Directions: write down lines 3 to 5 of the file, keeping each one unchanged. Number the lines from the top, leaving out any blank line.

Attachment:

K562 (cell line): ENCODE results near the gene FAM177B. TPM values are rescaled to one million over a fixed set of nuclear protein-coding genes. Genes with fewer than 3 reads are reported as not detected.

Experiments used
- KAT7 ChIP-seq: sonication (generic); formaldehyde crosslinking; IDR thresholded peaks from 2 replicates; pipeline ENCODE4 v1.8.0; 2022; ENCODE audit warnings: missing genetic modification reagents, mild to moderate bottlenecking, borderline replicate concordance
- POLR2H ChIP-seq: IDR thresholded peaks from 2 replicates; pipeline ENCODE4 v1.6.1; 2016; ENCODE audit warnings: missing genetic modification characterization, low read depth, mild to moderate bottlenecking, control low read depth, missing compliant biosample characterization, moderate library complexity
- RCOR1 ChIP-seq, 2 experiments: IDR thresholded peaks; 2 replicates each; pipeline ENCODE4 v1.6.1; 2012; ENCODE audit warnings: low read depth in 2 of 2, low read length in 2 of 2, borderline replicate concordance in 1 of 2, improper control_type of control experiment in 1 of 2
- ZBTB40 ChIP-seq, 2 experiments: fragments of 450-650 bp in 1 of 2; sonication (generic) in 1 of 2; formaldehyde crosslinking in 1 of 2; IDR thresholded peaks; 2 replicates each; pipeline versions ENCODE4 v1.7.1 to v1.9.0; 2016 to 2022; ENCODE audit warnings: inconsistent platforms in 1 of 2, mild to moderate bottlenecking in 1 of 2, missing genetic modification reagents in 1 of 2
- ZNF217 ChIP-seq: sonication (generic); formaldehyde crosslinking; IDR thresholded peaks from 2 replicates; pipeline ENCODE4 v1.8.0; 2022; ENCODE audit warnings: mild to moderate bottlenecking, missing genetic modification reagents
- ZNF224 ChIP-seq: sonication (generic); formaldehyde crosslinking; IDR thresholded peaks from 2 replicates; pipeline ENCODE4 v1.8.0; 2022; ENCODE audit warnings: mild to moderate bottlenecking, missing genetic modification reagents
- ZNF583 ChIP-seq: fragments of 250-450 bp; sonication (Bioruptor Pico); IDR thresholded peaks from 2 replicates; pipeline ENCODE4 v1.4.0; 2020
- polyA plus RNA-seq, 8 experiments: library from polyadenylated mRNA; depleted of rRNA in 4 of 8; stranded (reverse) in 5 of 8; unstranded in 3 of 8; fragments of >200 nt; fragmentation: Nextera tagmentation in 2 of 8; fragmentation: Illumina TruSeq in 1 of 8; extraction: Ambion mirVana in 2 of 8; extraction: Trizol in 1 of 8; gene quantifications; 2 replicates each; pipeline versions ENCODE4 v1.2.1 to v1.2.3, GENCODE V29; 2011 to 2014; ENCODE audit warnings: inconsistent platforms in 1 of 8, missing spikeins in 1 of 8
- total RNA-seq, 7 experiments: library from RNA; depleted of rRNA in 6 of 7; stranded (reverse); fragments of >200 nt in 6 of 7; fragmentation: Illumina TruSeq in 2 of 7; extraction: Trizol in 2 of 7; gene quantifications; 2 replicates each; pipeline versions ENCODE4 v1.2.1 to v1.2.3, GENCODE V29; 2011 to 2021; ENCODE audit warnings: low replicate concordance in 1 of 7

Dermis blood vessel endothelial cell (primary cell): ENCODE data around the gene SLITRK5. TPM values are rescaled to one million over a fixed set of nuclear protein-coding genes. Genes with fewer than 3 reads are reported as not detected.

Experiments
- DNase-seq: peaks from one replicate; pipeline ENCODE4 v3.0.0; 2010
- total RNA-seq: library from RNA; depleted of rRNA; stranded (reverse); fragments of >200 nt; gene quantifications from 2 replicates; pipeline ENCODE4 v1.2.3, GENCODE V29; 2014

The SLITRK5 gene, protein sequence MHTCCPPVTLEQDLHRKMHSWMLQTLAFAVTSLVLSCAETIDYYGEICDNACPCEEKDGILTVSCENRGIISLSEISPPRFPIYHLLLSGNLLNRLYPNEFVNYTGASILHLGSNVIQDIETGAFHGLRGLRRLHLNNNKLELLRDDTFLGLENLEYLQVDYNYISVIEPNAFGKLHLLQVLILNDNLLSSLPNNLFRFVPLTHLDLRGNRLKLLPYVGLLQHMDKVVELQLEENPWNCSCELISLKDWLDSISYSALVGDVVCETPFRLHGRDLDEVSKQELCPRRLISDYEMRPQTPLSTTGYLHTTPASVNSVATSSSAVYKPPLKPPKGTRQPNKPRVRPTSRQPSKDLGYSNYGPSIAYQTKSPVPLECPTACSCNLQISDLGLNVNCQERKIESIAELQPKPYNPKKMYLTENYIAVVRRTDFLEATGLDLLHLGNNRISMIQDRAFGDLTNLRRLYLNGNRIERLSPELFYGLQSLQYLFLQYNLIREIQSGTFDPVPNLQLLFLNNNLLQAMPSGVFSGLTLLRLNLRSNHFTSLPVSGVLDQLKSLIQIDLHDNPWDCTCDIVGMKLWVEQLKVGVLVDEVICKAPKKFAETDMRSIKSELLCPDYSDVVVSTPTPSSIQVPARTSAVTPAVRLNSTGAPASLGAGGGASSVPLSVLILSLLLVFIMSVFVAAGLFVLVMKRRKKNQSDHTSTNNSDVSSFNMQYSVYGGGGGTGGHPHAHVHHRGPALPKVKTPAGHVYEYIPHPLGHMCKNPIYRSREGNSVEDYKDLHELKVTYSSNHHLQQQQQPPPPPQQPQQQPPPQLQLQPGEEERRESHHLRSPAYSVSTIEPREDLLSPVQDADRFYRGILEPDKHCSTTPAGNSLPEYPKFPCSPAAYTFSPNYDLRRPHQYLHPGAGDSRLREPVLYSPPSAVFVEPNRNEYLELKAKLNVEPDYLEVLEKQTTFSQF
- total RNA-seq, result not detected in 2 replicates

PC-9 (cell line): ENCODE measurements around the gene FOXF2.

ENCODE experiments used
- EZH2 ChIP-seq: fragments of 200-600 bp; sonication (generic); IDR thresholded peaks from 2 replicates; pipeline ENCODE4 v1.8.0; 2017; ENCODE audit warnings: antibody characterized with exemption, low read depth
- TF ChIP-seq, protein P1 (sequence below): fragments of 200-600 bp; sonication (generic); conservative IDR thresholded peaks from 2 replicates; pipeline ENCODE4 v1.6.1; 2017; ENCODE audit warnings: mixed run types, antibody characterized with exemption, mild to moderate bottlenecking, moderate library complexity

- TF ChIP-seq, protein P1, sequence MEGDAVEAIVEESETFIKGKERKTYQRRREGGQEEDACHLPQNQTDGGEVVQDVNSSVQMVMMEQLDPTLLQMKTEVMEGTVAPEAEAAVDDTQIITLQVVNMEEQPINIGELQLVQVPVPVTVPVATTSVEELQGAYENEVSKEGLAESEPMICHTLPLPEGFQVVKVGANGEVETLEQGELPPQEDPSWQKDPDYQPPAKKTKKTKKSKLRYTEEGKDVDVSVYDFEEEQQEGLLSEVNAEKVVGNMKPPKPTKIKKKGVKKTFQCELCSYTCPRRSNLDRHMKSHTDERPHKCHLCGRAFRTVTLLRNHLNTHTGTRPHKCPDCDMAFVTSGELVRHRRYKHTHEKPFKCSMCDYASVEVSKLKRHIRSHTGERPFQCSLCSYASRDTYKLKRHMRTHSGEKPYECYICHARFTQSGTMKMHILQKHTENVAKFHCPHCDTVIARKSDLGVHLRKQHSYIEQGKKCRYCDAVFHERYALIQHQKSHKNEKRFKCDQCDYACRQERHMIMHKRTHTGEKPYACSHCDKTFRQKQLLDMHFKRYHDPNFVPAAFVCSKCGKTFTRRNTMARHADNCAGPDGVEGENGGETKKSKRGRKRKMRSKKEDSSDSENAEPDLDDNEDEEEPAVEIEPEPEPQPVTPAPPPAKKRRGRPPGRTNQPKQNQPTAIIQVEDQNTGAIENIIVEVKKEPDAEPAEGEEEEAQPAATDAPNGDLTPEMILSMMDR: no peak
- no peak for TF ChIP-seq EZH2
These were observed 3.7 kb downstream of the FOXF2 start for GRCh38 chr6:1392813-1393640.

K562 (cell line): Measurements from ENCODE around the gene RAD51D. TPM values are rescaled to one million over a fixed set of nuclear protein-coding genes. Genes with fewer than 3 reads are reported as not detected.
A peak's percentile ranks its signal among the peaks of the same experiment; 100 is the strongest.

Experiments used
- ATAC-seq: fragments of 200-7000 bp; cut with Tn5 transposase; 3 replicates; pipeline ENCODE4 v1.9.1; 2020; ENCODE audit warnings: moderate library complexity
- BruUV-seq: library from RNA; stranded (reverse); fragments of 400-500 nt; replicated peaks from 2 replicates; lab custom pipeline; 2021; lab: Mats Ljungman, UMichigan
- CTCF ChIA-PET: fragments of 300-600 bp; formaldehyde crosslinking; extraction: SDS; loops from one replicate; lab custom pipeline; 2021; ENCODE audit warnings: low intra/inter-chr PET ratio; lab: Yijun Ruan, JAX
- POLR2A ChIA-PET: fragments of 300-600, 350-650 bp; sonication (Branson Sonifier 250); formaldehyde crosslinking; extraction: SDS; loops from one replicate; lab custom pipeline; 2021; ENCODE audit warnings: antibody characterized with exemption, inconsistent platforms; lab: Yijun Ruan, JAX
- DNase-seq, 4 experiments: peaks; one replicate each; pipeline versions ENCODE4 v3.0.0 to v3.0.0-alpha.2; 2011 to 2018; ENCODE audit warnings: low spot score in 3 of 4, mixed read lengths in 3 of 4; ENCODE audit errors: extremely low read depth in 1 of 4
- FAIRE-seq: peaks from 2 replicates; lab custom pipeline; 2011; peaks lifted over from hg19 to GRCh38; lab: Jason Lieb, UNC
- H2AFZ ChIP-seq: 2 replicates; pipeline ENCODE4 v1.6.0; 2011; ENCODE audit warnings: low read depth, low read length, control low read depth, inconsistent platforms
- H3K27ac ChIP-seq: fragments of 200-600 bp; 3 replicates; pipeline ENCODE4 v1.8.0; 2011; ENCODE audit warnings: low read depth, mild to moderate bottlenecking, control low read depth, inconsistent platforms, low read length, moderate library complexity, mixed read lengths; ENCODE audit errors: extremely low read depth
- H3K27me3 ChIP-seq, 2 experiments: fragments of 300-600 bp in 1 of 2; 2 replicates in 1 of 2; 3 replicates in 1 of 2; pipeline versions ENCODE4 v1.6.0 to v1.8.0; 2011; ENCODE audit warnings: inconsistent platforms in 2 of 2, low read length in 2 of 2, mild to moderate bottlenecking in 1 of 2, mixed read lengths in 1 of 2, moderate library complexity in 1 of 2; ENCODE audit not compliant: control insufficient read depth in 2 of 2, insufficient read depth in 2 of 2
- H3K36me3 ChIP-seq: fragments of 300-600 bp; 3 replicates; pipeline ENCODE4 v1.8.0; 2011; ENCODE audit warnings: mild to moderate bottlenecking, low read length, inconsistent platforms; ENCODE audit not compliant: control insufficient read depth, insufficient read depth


- KAT7 ChIP-seq: sonication (generic); formaldehyde crosslinking; IDR thresholded peaks from 2 replicates; pipeline ENCODE4 v1.8.0; 2022; ENCODE audit warnings: missing genetic modification reagents, mild to moderate bottlenecking, borderline replicate concordance
- POLR2H ChIP-seq: IDR thresholded peaks from 2 replicates; pipeline ENCODE4 v1.6.1; 2016; ENCODE audit warnings: missing genetic modification characterization, low read depth, mild to moderate bottlenecking, control low read depth, missing compliant biosample characterization, moderate library complexity
- RCOR1 ChIP-seq, 2 experiments: IDR thresholded peaks; 2 replicates each; pipeline ENCODE4 v1.6.1; 2012; ENCODE audit warnings: low read depth in 2 of 2, low read length in 2 of 2, borderline replicate concordance in 1 of 2, improper control_type of control experiment in 1 of 2